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Trekking poles take off with trail runners
Photo by Matt Hage
“This is cheating!” exclaimed Karl Meltzer, as he flew through the Grouse Gulch aid station during Colorado’s grueling Hardrock 100-miler. Meltzer was stunned by the helpfulness of the trekking poles he’d picked up seven miles earlier. While he had intended to experiment with the poles for only the preceding section over 14,000-foot Handies Peak, Meltzer ran with them for another 58 miles en route to breaking the counter-clockwise course record (Hardrock annually alternates directions) by nearly two hours. It was the first time he had ever run with trekking poles.
Meltzer’s use of poles was big news in the United States, but “sticks” are commonplace in Europe and many top runners use them at the 166-kilometer Ultra Trail du Mont Blanc (UTMB).
After Meltzer’s record-breaking run last summer, adjustable-length poles began catching on at U.S. trail races. In fact, barely a month after Hardrock, three top-10 Leadville 100-mile runners—Garett Graubins, Andy Jones-Wilkins and yours truly—used poles for the first time in a race. Seventh-place Leadville finisher Graubins noted, “I liked the trekking poles. They made me feel like less of a pure runner, but they certainly helped on two tough climbs.”
Trekking poles are most useful when climbing. It’s easy to envision a runner on a steep trail, stooped over with hands on knees in an attempt to recruit their arms for propulsion. Now imagine a pole-planting runner gaining those upper-body strength benefits without bending over. Some runners also find that poles promote a quicker, more efficient cadence when climbing.
Krissy Moehl won the 2009 UTMB using poles for the first time in a race. When asked if poles helped, she replied, “Definitely! I cranked on those things, especially in the later miles. There are three significant climbs in the last 30 miles, and I was able to really pull on the poles.”
In a longer race, not only could the increased climbing rate help your time, but the poles could leave you with more in the tank late in the race. After Leadville, Graubins said, “I think they saved my legs a tiny bit with each step. And, during a 100-mile race, that sort of molecular-level conservation adds up.”
Gulch aid station during Colorado’s grueling Hardrock 100-miler. Meltzer was stunned by the helpfulness of the trekking poles he’d picked up seven miles earlier. While he had intended to experiment with the poles for only the preceding section over 14,000-foot Handies Peak, Meltzer ran with them for another 58 miles en route to breaking the counter-clockwise course record (Hardrock annually alternates directions) by nearly two hours. It was the first time he had ever run with trekking poles.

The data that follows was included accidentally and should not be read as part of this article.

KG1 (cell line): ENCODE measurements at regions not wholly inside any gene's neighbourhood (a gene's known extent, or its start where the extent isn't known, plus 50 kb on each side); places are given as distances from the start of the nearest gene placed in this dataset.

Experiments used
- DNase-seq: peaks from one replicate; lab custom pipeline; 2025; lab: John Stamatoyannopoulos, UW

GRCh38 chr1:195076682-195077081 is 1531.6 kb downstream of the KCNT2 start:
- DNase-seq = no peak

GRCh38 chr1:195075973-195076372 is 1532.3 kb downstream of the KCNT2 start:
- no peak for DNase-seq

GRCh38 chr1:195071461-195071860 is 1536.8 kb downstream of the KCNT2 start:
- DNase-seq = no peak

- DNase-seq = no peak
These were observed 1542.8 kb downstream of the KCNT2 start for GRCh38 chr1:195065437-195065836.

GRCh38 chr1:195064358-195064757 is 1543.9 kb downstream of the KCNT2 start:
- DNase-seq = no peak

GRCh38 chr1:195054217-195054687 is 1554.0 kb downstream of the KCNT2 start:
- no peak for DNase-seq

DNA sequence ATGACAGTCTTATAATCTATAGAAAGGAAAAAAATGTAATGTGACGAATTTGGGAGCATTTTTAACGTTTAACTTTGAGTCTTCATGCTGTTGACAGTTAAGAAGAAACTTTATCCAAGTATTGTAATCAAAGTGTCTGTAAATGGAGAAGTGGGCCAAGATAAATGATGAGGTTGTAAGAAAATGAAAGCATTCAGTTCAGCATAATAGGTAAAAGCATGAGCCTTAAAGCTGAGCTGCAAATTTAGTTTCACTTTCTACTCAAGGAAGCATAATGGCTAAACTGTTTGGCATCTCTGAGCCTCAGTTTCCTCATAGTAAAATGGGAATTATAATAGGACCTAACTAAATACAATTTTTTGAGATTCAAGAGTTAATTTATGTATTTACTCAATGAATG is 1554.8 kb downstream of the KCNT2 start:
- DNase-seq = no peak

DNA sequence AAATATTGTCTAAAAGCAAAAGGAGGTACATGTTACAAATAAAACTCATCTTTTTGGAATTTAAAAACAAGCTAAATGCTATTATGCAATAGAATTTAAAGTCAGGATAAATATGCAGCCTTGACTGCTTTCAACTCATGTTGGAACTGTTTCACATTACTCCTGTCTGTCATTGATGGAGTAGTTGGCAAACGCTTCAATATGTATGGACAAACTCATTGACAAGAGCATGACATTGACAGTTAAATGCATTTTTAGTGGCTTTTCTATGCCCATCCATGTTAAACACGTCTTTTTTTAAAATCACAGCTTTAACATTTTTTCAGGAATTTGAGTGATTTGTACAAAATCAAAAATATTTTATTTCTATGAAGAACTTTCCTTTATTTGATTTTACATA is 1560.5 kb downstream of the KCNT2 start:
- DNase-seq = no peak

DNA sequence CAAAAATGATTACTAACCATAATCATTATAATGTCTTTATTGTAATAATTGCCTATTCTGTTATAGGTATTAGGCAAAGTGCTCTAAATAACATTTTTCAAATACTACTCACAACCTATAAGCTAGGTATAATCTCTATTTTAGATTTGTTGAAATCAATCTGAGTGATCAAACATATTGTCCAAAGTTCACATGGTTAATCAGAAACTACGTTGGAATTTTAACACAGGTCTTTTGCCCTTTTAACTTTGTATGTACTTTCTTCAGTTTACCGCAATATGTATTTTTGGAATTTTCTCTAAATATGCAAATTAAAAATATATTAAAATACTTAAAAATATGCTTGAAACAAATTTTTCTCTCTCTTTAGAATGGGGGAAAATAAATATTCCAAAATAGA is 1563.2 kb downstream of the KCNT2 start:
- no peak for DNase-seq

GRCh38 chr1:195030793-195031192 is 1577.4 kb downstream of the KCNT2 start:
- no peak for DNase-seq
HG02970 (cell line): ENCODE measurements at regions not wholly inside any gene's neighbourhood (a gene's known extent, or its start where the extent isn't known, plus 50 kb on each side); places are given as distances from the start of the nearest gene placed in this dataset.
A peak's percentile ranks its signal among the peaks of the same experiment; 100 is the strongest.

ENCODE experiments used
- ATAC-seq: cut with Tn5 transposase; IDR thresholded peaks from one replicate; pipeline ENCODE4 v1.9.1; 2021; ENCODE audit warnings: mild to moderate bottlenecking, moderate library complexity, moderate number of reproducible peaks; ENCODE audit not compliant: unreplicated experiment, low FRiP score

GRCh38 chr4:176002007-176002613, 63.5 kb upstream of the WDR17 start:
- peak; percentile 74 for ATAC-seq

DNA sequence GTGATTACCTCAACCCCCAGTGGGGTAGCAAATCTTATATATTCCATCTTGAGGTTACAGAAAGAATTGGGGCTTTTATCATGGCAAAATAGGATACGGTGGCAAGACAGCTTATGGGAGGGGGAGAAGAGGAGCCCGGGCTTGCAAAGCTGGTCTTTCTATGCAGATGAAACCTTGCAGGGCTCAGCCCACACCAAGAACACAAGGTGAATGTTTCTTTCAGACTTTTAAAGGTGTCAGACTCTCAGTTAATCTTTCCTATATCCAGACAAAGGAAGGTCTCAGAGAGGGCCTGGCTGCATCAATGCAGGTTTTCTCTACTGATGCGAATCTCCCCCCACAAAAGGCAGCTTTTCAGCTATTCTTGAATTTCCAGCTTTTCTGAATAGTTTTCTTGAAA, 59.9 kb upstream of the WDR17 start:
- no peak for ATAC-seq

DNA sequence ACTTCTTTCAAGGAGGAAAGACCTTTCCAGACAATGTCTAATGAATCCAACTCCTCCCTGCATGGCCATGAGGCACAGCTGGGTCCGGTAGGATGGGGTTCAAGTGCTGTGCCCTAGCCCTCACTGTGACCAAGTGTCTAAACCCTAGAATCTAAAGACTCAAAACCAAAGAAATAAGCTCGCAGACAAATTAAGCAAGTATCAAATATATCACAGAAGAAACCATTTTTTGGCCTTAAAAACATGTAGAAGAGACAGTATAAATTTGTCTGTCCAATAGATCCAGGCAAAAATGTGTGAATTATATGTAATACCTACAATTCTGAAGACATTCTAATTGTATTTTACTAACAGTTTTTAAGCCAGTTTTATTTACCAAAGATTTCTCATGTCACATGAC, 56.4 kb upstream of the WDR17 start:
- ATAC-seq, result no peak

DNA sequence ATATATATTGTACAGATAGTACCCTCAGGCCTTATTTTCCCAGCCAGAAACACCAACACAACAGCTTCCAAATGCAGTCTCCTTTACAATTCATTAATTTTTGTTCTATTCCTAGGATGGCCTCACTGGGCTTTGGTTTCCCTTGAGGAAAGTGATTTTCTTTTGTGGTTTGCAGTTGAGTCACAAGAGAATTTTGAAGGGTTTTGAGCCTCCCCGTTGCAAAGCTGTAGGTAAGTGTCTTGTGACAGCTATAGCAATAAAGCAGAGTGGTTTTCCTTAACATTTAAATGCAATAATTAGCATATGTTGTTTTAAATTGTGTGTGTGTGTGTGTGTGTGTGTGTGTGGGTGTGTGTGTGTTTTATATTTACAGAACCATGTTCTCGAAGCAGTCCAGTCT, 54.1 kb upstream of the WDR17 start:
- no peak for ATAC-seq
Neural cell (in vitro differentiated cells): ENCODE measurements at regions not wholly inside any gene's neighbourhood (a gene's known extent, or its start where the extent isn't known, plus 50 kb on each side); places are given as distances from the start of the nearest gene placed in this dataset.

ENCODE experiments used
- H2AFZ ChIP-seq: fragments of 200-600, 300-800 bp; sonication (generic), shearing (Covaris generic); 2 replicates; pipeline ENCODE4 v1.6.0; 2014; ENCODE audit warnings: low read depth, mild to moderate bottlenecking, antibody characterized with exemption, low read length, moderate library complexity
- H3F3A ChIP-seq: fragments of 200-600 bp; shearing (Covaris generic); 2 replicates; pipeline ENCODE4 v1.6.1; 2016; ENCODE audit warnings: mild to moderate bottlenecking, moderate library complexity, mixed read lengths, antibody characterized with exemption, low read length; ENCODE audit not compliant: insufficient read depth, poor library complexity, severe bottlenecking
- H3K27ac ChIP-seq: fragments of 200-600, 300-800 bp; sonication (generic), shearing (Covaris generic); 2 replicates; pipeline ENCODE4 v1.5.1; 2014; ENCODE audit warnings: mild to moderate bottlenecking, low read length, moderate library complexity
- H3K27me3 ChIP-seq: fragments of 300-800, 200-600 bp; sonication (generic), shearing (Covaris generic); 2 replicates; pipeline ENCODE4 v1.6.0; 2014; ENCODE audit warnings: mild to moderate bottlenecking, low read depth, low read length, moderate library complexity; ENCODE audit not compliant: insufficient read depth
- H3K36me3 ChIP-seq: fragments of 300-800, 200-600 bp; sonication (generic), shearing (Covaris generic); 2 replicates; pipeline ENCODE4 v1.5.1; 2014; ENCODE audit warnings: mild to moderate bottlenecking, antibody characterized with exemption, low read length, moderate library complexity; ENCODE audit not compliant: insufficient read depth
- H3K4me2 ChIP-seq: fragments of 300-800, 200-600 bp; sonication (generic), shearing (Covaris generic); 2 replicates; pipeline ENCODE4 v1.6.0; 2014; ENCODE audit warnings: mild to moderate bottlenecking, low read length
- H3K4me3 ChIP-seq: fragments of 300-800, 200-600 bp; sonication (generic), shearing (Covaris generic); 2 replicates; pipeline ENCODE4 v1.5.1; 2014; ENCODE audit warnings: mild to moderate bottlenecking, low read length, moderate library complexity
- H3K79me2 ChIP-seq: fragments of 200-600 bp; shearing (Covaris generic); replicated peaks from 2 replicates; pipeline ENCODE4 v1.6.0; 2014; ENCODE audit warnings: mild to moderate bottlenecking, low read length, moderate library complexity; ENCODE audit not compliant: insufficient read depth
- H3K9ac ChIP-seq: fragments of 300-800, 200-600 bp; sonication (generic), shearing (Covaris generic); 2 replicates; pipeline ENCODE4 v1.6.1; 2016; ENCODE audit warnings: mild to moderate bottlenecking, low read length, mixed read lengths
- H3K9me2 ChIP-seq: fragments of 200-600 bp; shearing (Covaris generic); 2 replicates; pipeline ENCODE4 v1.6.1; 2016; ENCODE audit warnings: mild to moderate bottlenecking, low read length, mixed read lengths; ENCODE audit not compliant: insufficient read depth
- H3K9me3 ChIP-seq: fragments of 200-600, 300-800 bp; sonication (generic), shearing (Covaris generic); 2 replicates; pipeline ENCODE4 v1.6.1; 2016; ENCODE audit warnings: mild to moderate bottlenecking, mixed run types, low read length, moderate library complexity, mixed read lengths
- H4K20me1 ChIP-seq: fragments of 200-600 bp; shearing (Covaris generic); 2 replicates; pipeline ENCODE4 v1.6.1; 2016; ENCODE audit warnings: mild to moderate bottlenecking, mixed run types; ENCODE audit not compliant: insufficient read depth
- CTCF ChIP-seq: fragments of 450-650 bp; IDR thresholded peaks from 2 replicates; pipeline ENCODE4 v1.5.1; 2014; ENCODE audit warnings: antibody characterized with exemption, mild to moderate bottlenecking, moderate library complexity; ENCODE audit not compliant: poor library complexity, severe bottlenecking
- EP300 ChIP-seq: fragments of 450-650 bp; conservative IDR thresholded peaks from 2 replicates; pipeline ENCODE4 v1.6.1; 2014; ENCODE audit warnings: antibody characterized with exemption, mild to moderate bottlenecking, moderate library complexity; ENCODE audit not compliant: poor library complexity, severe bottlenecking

Don’t put the poles away before heading down a steep or technical trail. They enhance both downhill stability and confidence, not to mention take the strain off blown quads or a tweaked knee. As a bonus, an expert user slaloms down switchbacks by pushing off the outside of the turn with a pole.
Adverse terrain and conditions can also warrant using poles. For instance, they can add stability when crossing a stream or skirting a puddle, and provide extra traction in mud and slippery conditions. Germany’s Hans Dieter Weisshaar, finisher of around 50 100-milers using trekking poles, recently stopped using them, and dropped out of last year’s McNaughton 100. “It was mud, mud, mud, thick and creamy and slippery,” said Weisshaar. “Most likely with poles I would have finished.”
A pole can turn into a skewer—for example, if you trip and fall on a pointy grip or stab yourself in the lower leg. And toting unused trekking poles (some runners prefer not to use them on flats or mellow downhills) can be awkward. If you carry them in one or both hands, you’re not free to hold water bottles, eat gels or snap photos from a ridge top. Otherwise, you’ve got to figure out how to stow them in or on a pack you’re wearing.
Trekking Poles 101
First adjust the poles to the correct length. With your arm at your side, bend your elbow to 90 degrees and adjust the pole so it is perpendicular to the ground.
Phil Villeneuve, a Nordic skier who also uses poles while running, gives the following advice on climbing technique: “Maximize efficiency by synchronizing opposite foot and pole strikes and pushing-pulling at the same time. It should feel like a natural motion. The poles should be planted even with or slightly behind the foot. The hips should be forward, with the chest and head up. There should be no (or very little) bend at the hips.” He adds that, initially, you should expect sore triceps, biceps and shoulders the next day.
Remember to be courteous when using poles and be aware that some trail races bar their use, such as the Western States and Angeles Crest 100-milers.